Different ways Covid-19 is affecting Cabrini’s theater

By Andrew Kang
November 2, 2020

The spread of Covid-19 has not stopped students from performing plays at Cabrini University. Although there will be no live production at Cabrini’s theater department, Kaitlin Glenn, the theater director and an assistant professor in the English Department, is planning on finding different ways to perform while respecting the Covid-19 rules on campus.

Glenn said, “we have a wonderful student body and student group who come and dedicate their time to the theater.” Usually, the students would have a fall and spring play that each runs for 2 weekends. Due to Covid-19 rules, there are no fall plays because they are not allowed to have audience members. Not only are they not allowed to have spectators but everyone must follow the Covid-19 rule so it makes it hard to perform when they have to wear a mask in public. “It would also be challenging to sing and act with a mask on,” Glenn said. “We are still working and getting students involved, it’s just not your normal season.”  

It is challenging for Glenn to work without any students. It was especially emotional for the seniors as they knew they were not going to get their final show. Michael Firuta, junior communication major, also took part in theater. When he heard the season was canceled he felt  awful because his friends worked so hard on an upcoming play called “The Little Women.” The cast was about halfway through production when they were told they would not be able to finish the play. “All they wanted to do was to share one last experience with one another for the show,” Firuta said.

On the bright side, Glenn has started accepting submissions to where students can record themselves doing monologues or pieces that are posted on Cabrini theater’s Instagram or Facebook. This also allows an opening for students who don’t normally have the time to participate. “This does give students the opportunity to get involved and not have to commit fully to a full show which has a positive side as well,” Glenn said.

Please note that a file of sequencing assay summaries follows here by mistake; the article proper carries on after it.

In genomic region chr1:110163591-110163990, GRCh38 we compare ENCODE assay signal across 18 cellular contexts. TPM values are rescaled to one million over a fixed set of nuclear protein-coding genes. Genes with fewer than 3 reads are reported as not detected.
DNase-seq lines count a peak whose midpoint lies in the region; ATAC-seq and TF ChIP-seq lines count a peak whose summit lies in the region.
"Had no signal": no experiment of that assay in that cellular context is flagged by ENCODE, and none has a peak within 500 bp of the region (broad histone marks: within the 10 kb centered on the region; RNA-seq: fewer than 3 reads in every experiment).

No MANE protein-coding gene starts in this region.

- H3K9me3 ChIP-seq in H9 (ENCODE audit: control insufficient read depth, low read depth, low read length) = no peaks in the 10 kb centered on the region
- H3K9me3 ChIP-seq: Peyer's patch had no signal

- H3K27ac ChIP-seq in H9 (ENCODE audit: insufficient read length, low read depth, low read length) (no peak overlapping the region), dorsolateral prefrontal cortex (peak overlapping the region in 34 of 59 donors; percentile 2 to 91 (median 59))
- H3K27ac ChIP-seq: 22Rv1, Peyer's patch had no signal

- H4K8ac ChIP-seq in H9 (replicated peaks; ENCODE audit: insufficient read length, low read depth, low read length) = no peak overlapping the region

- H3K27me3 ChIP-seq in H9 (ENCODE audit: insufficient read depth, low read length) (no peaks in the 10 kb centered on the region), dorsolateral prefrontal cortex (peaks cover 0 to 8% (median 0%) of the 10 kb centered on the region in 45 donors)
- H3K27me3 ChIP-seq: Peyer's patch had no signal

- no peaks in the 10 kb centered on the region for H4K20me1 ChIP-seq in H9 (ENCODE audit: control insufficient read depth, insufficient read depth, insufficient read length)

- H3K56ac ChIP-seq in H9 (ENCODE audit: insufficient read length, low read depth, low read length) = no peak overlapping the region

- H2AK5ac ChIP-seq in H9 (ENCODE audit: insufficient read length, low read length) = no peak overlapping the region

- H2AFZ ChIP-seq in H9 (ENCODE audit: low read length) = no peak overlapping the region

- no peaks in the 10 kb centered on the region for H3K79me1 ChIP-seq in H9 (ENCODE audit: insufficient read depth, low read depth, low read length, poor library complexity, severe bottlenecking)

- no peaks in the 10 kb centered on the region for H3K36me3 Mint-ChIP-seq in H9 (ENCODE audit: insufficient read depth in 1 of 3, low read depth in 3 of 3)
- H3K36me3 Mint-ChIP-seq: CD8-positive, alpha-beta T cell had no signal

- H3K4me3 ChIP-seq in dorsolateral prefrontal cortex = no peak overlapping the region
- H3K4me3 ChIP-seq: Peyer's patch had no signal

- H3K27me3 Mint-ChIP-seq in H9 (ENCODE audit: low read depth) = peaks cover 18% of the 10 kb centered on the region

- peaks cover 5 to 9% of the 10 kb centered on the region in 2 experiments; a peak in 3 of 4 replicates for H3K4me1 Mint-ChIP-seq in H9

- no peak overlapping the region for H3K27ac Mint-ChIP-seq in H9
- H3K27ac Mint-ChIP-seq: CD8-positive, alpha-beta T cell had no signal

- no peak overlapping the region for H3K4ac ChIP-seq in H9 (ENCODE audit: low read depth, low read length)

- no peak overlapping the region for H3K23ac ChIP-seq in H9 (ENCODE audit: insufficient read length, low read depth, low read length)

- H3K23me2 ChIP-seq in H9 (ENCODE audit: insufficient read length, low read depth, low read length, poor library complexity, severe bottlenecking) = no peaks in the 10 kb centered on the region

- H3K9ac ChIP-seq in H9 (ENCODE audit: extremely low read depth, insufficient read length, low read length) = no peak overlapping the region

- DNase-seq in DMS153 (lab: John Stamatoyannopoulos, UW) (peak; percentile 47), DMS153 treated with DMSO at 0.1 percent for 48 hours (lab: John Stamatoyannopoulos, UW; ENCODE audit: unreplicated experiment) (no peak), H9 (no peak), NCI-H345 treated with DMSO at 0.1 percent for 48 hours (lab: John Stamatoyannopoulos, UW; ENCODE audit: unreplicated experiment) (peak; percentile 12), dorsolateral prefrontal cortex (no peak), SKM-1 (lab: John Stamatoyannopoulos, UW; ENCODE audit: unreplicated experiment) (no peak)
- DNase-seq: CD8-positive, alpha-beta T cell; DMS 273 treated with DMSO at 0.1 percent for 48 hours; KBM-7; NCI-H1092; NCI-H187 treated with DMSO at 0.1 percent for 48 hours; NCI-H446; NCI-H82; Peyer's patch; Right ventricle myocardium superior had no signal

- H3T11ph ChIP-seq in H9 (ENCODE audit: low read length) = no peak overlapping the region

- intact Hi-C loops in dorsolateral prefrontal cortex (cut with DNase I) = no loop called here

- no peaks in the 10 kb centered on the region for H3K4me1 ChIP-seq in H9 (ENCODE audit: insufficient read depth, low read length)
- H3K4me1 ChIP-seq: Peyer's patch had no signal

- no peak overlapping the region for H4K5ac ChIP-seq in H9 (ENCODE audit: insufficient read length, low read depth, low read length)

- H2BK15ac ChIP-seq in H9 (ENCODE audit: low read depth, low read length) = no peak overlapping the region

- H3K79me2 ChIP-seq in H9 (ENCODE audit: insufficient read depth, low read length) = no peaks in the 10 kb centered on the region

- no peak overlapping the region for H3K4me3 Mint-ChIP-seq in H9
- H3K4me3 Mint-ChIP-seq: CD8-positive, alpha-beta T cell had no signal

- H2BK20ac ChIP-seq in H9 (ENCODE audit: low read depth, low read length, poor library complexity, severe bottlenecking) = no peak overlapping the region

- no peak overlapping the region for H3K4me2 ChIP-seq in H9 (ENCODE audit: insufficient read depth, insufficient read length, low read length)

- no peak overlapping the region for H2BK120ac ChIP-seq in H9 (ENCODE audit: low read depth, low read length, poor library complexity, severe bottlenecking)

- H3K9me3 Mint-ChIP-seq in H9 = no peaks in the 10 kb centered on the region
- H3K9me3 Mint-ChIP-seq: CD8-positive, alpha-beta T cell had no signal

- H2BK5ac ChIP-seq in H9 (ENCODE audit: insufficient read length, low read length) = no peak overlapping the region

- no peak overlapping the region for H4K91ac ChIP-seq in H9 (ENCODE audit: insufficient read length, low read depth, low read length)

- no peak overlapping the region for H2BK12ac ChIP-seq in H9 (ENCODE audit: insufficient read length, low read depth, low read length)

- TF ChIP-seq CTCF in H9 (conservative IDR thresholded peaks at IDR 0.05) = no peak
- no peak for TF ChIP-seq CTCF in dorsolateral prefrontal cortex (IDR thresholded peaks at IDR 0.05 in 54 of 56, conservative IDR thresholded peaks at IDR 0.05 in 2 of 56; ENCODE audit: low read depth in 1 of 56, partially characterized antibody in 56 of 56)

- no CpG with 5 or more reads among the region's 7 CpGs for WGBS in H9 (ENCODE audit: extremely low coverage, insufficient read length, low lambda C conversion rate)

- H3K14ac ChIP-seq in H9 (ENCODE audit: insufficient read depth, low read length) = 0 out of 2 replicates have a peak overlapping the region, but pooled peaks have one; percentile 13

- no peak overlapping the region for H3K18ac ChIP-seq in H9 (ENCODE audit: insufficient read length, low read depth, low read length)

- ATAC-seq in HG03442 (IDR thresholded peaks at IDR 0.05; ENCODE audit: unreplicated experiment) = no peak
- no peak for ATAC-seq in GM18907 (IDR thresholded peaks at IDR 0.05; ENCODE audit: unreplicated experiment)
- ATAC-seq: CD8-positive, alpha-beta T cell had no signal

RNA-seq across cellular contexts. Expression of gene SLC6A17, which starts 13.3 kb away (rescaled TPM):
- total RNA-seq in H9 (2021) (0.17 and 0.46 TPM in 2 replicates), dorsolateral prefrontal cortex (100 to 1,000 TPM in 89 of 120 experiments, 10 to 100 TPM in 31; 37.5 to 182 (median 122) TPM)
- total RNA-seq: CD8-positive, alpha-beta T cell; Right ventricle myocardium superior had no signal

The Cabrini faculty members have tried their very best to make the student’s daily life normal in the new campus environment. “I think the school’s doing a great job trying to give everyone some sort of a similar life that you guys are used to,” Glenn said, “But it’s just important to me and the department and everyone that whatever you are writing we don’t want it to be fazed or made to seem like the theater has been canceled” 

Glenn has worked hard in the theater because it has been her passion ever since she was 2 years old. “I don’t really have a memory of not ever being interested in theater,” Glenn said. Her parents were very interested in theater, as well. She grew up in a house where music would always be playing. Since then she knew exactly what she wanted to do when she grew up.

There are many influences that helped Glenn decide to pursue directing theater. After completing her undergraduate at Cabrini University Glenn enrolled in The American Academy of Dramatic Arts in New York to study acting and stage directing. Ultimately the management side of the theater is what interested her the most so she went to Drexel to pursue her masters in artistic management and production.

At the same time, the theater director at Cabrini University was retiring. Since Glenn was a former student she had numerous connections and good relationships with the professors at the school. Glenn saw this as an opportunity to be the new theater director.

“The best part of my job is working with the students on something they create. We work together and I help them build a whole show and they get to show it off and be proud of their work and that’s my favorite part,”  Glenn said.


Andrew Kang

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